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The road to Loans

If you feel like a rest and your tummy is rumbling for some food the Old Loans Inn is a great place for something to eat and drink. Although very tempting, just remember not stay there all day, there’s smuggling to be done!

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Old Loans Inn (from the back)

We walked through and out of the village. The path alongside the road was narrow with traffic driving past us really fast. At some points we had to walk in single file.

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Leaving Loans village

It wasn’t long until we spotted the now familiar signpost. It was standing tall beside a bus stop. Now this doesn’t mean you jump on the next bus home by the way … the best of the walk has yet to come!

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Walk or bus?

We arrived at my favourite part of the trail, Dundonald woods. This designated ancient woodlands is covered in elm, ash and larch. It has been a Site of Special Scientific Interest since 1975.

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The trail

On both sides of the trail, although you can’t see them, there are operating quarries. Sometimes this can interrupt the peacefulness that you would expect when you are deep in the woods. I’ve taken photos of this area in all seasons. It’s a beautiful walk.

After a small incline we reached Collennan Reservoir. The reservoir used to supply water to the houses of Troon until the 1960s. It’s now used by Troon Angling Club.

There’s a bench where you can rest for a while if you want. On a clear day you can enjoy views across the Firth of Clyde to the Isle of Arran. The water in the reservoir was so still casting reflections of the clouds above. It’s so quiet and peaceful here, I love it.

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Collennan Reservoir
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Collennan Reservoir and view to Arran
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Fisherman at Collennan Reservoir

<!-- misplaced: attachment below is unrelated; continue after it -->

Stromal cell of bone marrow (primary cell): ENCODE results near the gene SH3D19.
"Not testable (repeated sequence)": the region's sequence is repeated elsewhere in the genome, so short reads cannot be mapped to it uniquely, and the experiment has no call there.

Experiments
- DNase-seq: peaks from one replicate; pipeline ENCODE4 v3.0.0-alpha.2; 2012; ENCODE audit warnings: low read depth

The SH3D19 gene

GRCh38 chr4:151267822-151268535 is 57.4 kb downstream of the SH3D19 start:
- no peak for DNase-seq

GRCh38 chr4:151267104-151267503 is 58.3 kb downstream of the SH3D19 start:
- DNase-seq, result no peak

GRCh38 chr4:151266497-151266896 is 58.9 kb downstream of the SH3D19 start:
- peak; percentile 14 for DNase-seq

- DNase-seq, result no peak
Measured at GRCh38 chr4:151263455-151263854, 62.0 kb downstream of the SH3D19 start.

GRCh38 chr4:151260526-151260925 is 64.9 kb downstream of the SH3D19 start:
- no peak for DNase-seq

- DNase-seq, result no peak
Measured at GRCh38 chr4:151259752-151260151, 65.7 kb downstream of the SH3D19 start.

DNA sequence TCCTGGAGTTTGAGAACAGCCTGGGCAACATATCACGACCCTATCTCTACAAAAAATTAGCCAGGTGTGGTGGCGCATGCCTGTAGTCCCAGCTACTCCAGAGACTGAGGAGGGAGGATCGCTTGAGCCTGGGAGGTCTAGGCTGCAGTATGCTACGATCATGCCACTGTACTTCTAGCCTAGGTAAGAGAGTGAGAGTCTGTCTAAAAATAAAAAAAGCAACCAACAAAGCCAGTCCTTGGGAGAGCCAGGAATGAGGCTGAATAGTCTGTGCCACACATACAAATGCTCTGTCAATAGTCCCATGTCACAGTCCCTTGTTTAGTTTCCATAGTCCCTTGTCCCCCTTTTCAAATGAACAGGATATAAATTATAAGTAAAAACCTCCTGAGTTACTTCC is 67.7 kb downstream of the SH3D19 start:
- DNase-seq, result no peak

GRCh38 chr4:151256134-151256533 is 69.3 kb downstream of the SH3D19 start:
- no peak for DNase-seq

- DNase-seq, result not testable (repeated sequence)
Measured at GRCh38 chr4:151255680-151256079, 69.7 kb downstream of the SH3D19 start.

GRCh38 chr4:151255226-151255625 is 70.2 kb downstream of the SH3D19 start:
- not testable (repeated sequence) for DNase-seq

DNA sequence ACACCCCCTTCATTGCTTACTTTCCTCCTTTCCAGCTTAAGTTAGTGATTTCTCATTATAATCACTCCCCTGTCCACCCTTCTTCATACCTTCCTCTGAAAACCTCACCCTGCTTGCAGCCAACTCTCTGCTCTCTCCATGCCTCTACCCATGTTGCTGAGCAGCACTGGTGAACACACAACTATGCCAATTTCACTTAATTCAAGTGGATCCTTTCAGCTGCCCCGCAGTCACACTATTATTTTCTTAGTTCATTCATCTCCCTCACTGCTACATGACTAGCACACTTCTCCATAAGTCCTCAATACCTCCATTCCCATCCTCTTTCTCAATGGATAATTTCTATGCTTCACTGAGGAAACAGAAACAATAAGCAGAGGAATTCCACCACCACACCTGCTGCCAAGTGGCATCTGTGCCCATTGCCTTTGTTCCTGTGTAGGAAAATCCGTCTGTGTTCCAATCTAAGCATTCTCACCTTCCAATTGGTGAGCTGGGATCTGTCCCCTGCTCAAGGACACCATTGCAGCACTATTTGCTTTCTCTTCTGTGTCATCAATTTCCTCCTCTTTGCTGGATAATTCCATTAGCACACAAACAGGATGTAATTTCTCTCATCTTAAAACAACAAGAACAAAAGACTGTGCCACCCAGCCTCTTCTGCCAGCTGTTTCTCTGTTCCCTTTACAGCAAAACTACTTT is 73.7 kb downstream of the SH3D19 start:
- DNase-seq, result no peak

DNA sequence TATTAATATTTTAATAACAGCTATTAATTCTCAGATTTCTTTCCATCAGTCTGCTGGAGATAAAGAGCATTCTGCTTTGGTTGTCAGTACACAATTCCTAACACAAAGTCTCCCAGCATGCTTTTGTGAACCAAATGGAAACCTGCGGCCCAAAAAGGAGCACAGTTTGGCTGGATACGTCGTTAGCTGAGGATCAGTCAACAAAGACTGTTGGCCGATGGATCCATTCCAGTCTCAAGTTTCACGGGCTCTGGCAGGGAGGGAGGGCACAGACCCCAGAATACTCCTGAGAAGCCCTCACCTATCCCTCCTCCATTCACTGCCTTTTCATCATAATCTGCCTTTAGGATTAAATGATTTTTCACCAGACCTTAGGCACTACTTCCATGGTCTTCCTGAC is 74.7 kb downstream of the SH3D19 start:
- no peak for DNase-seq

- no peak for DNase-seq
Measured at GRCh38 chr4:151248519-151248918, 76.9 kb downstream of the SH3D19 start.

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The trail
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The trail

Moss covered drystone walls are plentiful walking through this part of the trail. I wonder how old they are?

Most of them seem to be standing the test of time. It really impresses me how people carried these heavy rocks and placed them on top of each other like a jigsaw puzzle.

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Drystone wall

The next part of our adventure was a curious one indeed. We heard a rustling noise and then thought we’d seen some suspicious looking figures hiding behind a huge tree!

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Smuggler alert!
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Smuggler or pirate?
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Oh Argh!

We both started to walk a bit faster keen to pass these strange characters lurking around. Then I was curious … so we walked back to the tree to check what was really going on. I seen something in the nook of the tree shimmering in the sunlight. It was treasure!

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Treasure!

Wow! What an amazing find … maybe smugglers did carry gold to the castle after all …

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Gold coins

 Smuggling trade

The 18th century smuggling trade in Ayrshire was the most successful in Scotland. It was organised by David Dunlop, Loans Smuggling Company.

The years before 1765, tea, brandy, wine, rum and tobacco were bought in from the Isle of Man and shipped to Troon by wherry. After this time goods came from Europe. 16 small boats were anchored on the beach at all times to unload the cargo. When news travelled that a wherry was arriving at Troon local men with up to 500 horses would be waiting on the beach to carry the goods inland as quickly as possible. One route was through the Dundonald Glen, known as the Smugglers’ Trail.

If you’re interested in finding out more you can purchase the Smugglers of Kyle booklet by Frances Wilkins for only £3 at the Dundonald Castle Visitor Centre.